The best things you didn't watch, read, and listen to in 2019

Jeva Lange

It is a difficult year to put together a "best of" list. How do you pick between movies like Parasite and The Irishman, or TV shows like Fleabag and Succession? Booker Prize judges found Margaret Atwood's The Testaments and Bernardine Evaristo's Girl, Woman, Other both so good they literally couldn't select a winner. And that's to say nothing of this year's output of fantastic music, whether Lana Del Rey or FKA twigs or Billie Eilish.

But what about the books, movies, TV shows, and music that were great, but flew under the radar? Here's what you might have missed in 2019.

Most overlooked book: Deep Creek: Finding Hope in the High Country, by Pam Houston

In Deep Creek, a collection of essays, author Pam Houston does for the Colorado mountain town of Creed what Ansel Adams did for Yosemite, or John Muir for the National Parks. When Houston buys a ranch at 9,000 feet above sea level at the age of 31, she does so not fully understanding all that Colorado will eventually throw at her: snowstorms, wildfires, murderous farmhands, and the deaths of beloved animal companions.

Still, with words that make you yearn to pack up and buy a high-altitude farm of your own, Houston describes the sort of life off the grid that is becoming increasingly rare in our ever-expanding world. "What edges out the worry, of course, is the wonder," she writes. "Because what could be better than 48 inches in 24 hours (76 inches is the local record), than a couple of Irish wolfhounds leaping though bottomless powder with giant smiles on their faces, than a herd of 200 elk making their stately way chest-deep in the snowbound pasture toward the river?"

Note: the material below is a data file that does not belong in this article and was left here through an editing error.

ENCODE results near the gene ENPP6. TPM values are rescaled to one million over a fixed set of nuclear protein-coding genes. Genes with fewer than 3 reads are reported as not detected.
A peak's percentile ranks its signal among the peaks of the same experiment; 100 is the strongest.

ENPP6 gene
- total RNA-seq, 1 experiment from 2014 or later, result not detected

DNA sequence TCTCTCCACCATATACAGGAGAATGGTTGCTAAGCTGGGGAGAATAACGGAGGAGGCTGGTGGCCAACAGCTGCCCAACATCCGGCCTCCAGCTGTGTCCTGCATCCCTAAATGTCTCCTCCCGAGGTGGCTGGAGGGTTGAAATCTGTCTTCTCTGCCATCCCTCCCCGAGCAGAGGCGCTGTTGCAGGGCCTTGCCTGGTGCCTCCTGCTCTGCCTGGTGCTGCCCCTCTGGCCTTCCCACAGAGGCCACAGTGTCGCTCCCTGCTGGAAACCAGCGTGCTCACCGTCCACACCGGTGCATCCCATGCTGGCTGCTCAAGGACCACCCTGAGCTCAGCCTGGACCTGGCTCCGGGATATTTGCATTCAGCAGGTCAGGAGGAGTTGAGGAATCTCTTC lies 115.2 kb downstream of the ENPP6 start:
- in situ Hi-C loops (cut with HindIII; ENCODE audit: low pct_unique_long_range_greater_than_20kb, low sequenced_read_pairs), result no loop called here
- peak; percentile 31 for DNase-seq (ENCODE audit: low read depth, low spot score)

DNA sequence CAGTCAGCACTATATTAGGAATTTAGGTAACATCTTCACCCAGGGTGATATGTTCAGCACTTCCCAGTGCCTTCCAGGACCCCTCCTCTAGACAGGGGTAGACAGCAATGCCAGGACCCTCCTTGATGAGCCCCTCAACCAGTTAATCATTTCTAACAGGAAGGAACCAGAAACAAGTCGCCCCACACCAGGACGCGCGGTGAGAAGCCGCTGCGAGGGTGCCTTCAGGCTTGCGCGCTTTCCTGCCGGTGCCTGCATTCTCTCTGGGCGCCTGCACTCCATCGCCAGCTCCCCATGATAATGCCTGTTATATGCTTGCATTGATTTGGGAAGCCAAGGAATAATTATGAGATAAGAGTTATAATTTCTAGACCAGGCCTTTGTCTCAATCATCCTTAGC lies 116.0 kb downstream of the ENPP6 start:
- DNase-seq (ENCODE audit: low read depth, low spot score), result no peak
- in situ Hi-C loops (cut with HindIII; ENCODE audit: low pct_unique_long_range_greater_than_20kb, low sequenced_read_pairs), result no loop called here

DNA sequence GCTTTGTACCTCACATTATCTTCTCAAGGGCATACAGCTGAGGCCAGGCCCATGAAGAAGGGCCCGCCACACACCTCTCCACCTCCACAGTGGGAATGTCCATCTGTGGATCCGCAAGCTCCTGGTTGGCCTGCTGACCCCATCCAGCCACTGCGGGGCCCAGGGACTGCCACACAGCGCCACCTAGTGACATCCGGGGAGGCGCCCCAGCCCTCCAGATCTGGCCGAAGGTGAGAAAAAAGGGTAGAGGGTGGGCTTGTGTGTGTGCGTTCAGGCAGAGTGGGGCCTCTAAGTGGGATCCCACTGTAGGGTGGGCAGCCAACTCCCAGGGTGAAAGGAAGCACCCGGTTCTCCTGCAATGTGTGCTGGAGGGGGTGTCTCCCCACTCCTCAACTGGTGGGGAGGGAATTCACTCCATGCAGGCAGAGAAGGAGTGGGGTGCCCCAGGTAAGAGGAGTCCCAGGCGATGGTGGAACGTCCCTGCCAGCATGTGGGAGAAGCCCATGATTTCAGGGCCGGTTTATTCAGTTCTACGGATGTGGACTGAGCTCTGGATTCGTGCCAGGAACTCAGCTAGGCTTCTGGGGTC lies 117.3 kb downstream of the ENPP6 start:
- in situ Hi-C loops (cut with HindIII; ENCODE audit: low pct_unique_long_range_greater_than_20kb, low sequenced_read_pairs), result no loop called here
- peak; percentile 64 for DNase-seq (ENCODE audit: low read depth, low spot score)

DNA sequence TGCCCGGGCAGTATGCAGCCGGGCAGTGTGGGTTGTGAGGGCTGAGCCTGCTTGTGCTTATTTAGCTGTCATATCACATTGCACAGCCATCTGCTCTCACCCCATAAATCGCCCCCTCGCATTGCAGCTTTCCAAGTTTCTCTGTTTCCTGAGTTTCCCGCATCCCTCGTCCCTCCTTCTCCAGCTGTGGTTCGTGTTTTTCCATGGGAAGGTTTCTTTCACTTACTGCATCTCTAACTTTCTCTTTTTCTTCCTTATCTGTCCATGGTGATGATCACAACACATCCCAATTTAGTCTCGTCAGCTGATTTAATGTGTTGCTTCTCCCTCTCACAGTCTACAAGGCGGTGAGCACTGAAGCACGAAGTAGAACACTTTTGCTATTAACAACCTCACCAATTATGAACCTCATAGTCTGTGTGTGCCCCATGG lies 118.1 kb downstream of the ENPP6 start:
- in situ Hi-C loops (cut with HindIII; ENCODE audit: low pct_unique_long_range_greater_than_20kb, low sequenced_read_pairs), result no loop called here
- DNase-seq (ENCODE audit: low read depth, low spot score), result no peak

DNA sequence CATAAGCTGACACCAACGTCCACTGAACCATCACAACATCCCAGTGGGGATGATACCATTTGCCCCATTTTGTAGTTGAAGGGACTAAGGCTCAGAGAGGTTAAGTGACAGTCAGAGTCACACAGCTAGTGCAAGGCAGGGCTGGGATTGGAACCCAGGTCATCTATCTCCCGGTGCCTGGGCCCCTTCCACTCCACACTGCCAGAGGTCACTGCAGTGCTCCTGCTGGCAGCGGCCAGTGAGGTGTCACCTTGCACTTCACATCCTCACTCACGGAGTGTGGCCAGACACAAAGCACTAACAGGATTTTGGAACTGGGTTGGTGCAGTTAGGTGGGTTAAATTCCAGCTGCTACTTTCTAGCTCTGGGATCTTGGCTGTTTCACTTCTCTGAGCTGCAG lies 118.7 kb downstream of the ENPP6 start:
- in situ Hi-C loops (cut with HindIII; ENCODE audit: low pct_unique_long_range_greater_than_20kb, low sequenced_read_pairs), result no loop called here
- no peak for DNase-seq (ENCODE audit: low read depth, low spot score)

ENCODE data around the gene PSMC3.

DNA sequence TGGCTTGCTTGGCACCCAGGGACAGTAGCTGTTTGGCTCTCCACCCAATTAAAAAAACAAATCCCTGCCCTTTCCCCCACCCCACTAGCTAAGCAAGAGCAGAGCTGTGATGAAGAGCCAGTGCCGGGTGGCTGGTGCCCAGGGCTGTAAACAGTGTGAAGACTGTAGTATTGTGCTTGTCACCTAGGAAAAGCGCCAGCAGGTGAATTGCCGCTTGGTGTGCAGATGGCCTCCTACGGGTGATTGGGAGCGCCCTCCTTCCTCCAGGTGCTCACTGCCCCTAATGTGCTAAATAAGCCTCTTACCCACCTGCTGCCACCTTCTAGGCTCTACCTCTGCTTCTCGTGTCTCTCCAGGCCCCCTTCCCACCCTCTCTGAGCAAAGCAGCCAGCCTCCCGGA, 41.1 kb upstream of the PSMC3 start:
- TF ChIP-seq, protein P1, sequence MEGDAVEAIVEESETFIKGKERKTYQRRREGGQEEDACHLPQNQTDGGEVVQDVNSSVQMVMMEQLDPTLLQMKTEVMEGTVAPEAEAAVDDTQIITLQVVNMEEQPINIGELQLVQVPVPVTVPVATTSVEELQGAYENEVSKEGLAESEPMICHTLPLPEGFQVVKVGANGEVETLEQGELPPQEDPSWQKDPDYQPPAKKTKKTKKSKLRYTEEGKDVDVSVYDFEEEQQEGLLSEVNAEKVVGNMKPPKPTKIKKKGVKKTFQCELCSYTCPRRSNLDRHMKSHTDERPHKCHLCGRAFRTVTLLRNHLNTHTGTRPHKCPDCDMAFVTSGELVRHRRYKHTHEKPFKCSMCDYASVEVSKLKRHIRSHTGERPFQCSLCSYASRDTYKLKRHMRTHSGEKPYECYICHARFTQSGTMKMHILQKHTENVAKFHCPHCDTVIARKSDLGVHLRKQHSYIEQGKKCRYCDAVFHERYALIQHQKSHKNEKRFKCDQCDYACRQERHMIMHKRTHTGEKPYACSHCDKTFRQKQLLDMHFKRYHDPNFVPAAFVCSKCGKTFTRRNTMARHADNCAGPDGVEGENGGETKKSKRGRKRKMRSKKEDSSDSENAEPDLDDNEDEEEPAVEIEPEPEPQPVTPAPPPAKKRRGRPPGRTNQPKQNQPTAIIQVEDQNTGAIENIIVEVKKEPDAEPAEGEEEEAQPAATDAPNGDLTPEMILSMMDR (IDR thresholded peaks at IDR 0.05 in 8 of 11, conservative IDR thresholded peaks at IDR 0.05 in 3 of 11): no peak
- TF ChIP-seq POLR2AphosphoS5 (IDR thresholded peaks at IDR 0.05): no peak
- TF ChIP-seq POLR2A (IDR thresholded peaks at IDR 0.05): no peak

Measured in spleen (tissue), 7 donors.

But more than being just a memoir — although Houston does also reflect on her own career and difficult mother — Deep Creek is a call to preserve and protect not just the American west, but the world. "The language of the wilderness is the most beautiful language we have and it is our job to sing it, until and even after it is gone, no matter how much it hurts," is how Houston puts it. And how beautifully she can sing. Buy it here.

Most overlooked movie: Kitbull

Despite being only nine minutes long, the Pixar animated short "Kitbull" is mightier than many full-length features that came out in 2019. The debut directorial work by Incredibles 2 story artist Rosana Sullivan, "Kitbull" was created as part of Pixar's SparkShorts program, which grants filmmakers a limited time and budget to produce short films. Unlike many other popular Pixar shorts ("Piper"; "Bao"; "Day & Night"), "Kitbull" wasn't paired with a feature film this year. In fact, unless you were at the SparkShorts showcase at the at El Capitan Theatre in January, found it on YouTube in February, or chanced across it browsing Disney+ in November, you could have entirely missed one of the best films of the year.